• @tvdstorm: No more heavy process. This is going the way of the dinosaurs. @JanBosch #cg2012
  • @stevekmcc: @JanBosch 10% more revenue vs. 10% less dev costs (“efficiency”) assumes rest of org has zero incremental cost & demand is infinite #cg2012
  • @delphinocons Amazon releases new software every 11 seconds… wow. @JanBosch @ #cg2012
  • @pmolinam  “Learning: the company running the most experiments against the lowest cost per experiment wins” @janbosch #cg2012 #innovation –> Google
  • @tvdstorm: @JanBosch’s keynote: crowd sourcing the scientific method at a very high speed. Continuous integration -> deployment -> AB testing. #cg2012
  • @pmolinam Arquitecture goals accordingly to @janbosch Simplify, Decoupling, Lean and agile at scale, End to end quality, fight design erosion #cg2012
  • @pmolinam “Interconnected teams and organizations asymptotically reduce productivity to zero” -> Twitter? @janbosch #cg2012 #innovation
  • @pmolinam Decoupling: NO versions! only the deployed one! @janbosch #cg2012 #innovation <- Hard to achieve out of the web
  • @pmolinam Very great keynote! by @janbosch #cg2012 #innovation very inspiring and totally on-topic.
  • Great slide @janbosch #cg2012 implication http://t.co/OBiSKfjZ
  • @MarkDalgarno: Every engineer at @intuit spends at least 1 day a year with a consumer seeing how their products are used in practice. @janbosch at #cg2012

As commented, this was a great keynote with respect to rethinking the role of MDSD within business organizations and how MDSD is still a great and undiscovered lever to drive innovation inside a company from within the IT and R&D departments. Dear CIOs, take note.

After the keynote, time for a quick coffee and I move quickly to prepare my session on “Multichannel User Interfaces”

In this session, I presented some issues we are working on at Icinetic. When developing a new service or product, UIs are expensive to develop if you have to offer the service in the leading edge mobile platform. The market is fragmented and thus provides several competing platforms and technologies with which to build a UI: XAML/C#, JavaFX/Java, Android, Objective-C/Cocoa, HTML5/Javascript with a JS framework, etc. The technology is changing quite fast and there is an open war to determine who will dominate the mobility space. Developing for any platform’s target UI technologies is neither cheap nor maintainable; is well: they don’t scale. It is in this context where Modeling device independent User Interfaces makes complete sense for business software. I demonstrated one of the prototypes we are building — called Oz UI — which utilizes my work on conceptual user interface patterns and is able to declaratively specify and prototype the UI then generate an implementation based upon any of a set of different widget technologies.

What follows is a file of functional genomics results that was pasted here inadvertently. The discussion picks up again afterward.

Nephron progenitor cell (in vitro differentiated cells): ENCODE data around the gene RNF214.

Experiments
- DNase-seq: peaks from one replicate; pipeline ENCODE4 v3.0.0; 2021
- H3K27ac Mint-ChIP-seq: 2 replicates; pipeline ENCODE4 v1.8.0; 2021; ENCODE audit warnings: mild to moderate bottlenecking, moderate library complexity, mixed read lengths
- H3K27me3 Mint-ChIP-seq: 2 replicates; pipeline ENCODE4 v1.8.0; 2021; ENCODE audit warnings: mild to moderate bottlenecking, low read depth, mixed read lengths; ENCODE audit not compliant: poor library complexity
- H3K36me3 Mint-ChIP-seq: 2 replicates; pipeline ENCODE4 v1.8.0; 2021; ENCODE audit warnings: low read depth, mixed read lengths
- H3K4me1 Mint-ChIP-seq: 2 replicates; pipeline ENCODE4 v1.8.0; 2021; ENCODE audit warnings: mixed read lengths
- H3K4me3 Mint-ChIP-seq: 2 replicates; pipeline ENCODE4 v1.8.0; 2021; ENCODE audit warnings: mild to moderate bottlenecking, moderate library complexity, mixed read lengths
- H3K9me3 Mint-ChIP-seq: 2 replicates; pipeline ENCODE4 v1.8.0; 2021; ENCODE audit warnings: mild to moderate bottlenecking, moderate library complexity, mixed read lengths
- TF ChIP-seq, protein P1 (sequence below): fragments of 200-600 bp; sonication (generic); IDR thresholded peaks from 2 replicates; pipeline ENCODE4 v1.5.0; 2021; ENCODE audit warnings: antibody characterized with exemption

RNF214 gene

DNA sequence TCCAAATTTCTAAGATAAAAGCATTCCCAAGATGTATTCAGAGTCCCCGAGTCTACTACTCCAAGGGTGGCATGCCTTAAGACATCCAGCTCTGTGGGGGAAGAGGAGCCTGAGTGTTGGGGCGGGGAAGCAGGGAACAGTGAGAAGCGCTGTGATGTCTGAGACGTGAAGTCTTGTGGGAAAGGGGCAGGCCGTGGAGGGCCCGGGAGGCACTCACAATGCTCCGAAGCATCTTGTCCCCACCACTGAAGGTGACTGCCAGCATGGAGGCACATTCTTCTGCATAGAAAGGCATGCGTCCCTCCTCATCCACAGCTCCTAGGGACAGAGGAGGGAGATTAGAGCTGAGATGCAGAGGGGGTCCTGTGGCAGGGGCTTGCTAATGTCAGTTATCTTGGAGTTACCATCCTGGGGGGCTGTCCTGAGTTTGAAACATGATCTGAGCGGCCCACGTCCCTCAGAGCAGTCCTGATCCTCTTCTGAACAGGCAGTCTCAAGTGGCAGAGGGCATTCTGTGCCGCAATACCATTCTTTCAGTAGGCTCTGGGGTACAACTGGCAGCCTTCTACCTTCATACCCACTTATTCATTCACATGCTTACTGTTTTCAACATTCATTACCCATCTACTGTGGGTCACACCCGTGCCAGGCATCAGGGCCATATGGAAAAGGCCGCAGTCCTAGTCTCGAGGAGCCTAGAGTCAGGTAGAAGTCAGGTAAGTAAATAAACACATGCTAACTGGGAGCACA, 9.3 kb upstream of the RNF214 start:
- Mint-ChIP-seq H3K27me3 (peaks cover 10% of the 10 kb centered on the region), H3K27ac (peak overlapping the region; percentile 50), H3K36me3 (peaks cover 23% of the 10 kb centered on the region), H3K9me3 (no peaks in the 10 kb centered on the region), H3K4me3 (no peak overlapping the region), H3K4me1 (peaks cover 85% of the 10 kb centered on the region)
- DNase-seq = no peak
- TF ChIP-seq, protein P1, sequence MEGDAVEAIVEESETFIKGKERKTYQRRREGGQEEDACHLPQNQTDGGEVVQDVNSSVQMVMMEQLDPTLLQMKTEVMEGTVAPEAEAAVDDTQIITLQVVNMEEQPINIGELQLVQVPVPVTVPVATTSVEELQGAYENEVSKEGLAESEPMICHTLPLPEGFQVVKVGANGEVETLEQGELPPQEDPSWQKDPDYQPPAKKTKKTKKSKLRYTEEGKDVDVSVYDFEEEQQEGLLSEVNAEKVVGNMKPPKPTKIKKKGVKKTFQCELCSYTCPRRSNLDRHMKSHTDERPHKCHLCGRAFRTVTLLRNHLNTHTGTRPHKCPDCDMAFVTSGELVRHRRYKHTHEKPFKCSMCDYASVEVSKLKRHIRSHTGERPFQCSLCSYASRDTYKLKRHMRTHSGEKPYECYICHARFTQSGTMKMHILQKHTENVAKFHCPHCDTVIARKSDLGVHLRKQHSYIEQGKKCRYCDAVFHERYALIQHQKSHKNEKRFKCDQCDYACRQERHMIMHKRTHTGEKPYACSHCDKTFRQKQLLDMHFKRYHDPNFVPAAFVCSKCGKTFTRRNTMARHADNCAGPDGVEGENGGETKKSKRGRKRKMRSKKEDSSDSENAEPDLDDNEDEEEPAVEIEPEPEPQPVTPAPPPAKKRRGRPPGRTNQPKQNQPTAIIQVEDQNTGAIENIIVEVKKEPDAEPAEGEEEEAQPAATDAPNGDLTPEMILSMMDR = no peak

I got a very good feedback from the audience and feel that there is space for creating new tools in this domain that further alleviate the effort required by developers to work within the plumbing present in every development framework.

After the session and with the feeling of work completed, it was time for lunch and relaxation.

My last technical session was: tercnoC xatnyS srettaM (Concrete Syntax Matters) by Steven Kelly. The superbly selected title speaks for itself: when designing a new language there are many considerations to be taken into account in order to make the language pleasant for your users. Usability, concreteness, unambiguity, homogeneity, human perception of colors, forms and text are all relevant when addressing the design of a new language. The success of your language — measured in number of users — will be influenced greatly by these choices. See Steven in action.

Following our last coffee/orange-juice break, we all moved to the closing session: a panel discussion on “Code Generation – how far have we come in 5 years?”, lead by Andrew Watson, who introduced the topic and the panelists: Wim Bast, Steven Kelly, Darius Silingas, and Markus Völter.

Some ideas that were discussed:

  • MDSD Commoditization
  • Moving from a technical discourse to the necessary business discourse
  • The complexity of SW is ever growing; MDSD helps manage the complexity

Some interesting tweets about the panel supporting it:

  • @lmontrieux: Final panel session begins at code generation #cg2012 http://t.co/ffQOqyQ6
  • @delphinocons: Wim Bast: competing DSLs and LWBs is good for innovation, but bringing MD(S)D to the market requires commodity as well. #cg2012 closingpanel
  • @pmolinam @CompSciFact “Before you can design a good DSL, you have to understand the D.” On-topic for #cg2012
  • @tvdstorm: Need: live prototyping environments to be able to try out many different designs. Modeling needs immediacy, liveness and directness. #cg2012